Films & Publication Amendment Bill: return by President, reconsideration & finalisation

Home Affairs

17 February 2009
Chairperson: Mr P Chauke (ANC)
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Meeting Summary

The President, acting in terms of section 79(1) of the Constitution, referred the Films and Publication Amendment Bill back to the National Assembly for reconsideration as he had reservations about the constitutionality of clause 29 of the Bill (which inserted new sections 24A(2), 24A(3) and 24A(4) into the Principal Act). The President argued that sections 24A(2) and 24A(3) were inconsistent with the rule of law as it subjected persons to criminal prohibitions and sanctions on the basis of a prohibition which was not clear, predictable, certain and ascertainable. Section 24(4) was irrational as it created a prohibition based on a consideration which did not have any rational connection to the system of classification provided in clauses 19 and 21 of the Bill.
 
In respect of sections 24A(2) and 24A(3), the Committee agreed to delete the words “would have been classified as X 18 had it been submitted for classification”, because it subjected persons to criminal prohibitions and sanctions on the basis of a prohibition which was not clear, predictable, certain and ascertainable.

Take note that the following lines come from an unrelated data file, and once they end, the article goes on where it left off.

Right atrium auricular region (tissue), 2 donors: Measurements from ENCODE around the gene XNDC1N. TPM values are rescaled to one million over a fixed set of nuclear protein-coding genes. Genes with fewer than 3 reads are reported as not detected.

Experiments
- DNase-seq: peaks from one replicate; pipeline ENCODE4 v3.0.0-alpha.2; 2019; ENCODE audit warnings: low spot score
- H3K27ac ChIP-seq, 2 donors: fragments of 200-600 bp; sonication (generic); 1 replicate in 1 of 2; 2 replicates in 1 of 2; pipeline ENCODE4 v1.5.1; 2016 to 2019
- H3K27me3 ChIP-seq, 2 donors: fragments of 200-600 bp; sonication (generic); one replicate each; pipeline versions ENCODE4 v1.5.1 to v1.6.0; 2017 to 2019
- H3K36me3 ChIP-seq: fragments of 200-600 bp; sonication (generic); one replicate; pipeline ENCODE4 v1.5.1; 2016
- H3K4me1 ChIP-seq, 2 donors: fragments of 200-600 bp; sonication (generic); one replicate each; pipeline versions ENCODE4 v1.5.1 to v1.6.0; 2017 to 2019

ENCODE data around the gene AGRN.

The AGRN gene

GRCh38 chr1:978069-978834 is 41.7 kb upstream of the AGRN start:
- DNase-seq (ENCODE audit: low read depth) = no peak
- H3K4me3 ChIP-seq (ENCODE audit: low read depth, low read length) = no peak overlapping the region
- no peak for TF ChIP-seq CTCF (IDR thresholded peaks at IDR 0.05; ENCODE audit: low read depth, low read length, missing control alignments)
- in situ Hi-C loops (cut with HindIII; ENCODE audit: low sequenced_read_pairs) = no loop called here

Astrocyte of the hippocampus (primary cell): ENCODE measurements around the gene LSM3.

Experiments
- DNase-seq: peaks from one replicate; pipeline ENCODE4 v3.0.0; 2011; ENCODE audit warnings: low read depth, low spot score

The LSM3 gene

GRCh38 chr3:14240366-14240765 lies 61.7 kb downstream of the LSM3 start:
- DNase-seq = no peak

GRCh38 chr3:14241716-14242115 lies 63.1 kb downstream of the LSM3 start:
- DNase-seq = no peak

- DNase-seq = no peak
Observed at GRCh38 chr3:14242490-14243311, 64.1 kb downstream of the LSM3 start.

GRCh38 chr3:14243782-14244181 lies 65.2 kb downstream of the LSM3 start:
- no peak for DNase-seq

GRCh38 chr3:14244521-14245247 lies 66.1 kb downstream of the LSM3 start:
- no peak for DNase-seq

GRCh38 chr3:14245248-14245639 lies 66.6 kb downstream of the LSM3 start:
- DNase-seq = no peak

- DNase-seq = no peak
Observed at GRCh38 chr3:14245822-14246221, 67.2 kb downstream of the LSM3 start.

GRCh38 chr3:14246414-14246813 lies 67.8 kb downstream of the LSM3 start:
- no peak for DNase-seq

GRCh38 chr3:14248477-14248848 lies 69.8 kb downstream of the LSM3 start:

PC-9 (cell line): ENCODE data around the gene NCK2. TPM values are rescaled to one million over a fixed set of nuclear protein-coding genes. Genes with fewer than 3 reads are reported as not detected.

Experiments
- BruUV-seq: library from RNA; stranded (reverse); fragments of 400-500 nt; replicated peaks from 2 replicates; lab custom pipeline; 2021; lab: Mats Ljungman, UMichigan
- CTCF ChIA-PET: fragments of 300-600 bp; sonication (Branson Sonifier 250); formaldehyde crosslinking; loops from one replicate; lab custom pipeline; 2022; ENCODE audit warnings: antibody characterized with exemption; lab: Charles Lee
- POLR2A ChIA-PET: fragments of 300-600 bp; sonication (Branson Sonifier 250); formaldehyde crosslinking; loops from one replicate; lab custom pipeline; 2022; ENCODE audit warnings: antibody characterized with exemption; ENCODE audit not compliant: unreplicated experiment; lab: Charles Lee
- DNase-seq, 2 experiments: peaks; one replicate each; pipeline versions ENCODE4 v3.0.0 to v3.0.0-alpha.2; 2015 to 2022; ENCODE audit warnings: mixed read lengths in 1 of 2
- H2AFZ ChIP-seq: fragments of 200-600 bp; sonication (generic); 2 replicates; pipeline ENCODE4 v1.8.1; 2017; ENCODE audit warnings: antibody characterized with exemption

In respect of section 24A(4), the Committee agreed to create two paragraphs in order to criminalise those materials which had not been classified but still depicted scenes of explicit sexual conduct.
 
The Committee voted unanimously in favour of the amendments effected to clause 1 and 29 of the Bill.

 

Meeting report

Opening Remarks
The Chairperson acknowledged the large presence of legal experts that had assembled. This was an indication that the Committee viewed the President’s referral of the Films and Publication Bill in a serious light. In addition, he stressed that the intention of the legislature was not to undermine the Constitution but to protect children from exposure to disturbing and harmful material.
 
Mr K Morwamoche (ANC) noted that there were recent media reports regarding the Auditor-General’s (AG) investigation into the “Who Am I Online” tender. As a result, he asked the Chairperson to update the Committee on the status of the investigation.
 
Mr Chauke noted that the Committee had requested the investigation as they were of the view that there was corruption involved in the tender. He stated that he would invite the Minister of Home Affairs to brief the Committee on this matter. Also, he was mindful that Parliament  would be dissolved shortly due to the impending elections and that the Committee might not have the opportunity to see the report before then. In that case, he was adamant that the new Parliament  should be furnished with the report. Finally, he hoped to resolve this matter as soon as possible because the AG’s report was already in the public domain.
 
Mr Chauke noted that in terms of the agenda, the Committee was also supposed to have discussed the agreement between Lesotho and South Africa concerning the movement of people. However, this topic would be deferred because Parliament’s legal section had not yet had the opportunity to scutinise the agreement.
 
Referral of Films and Publication Amendment Bill to National Assembly for Reconsideration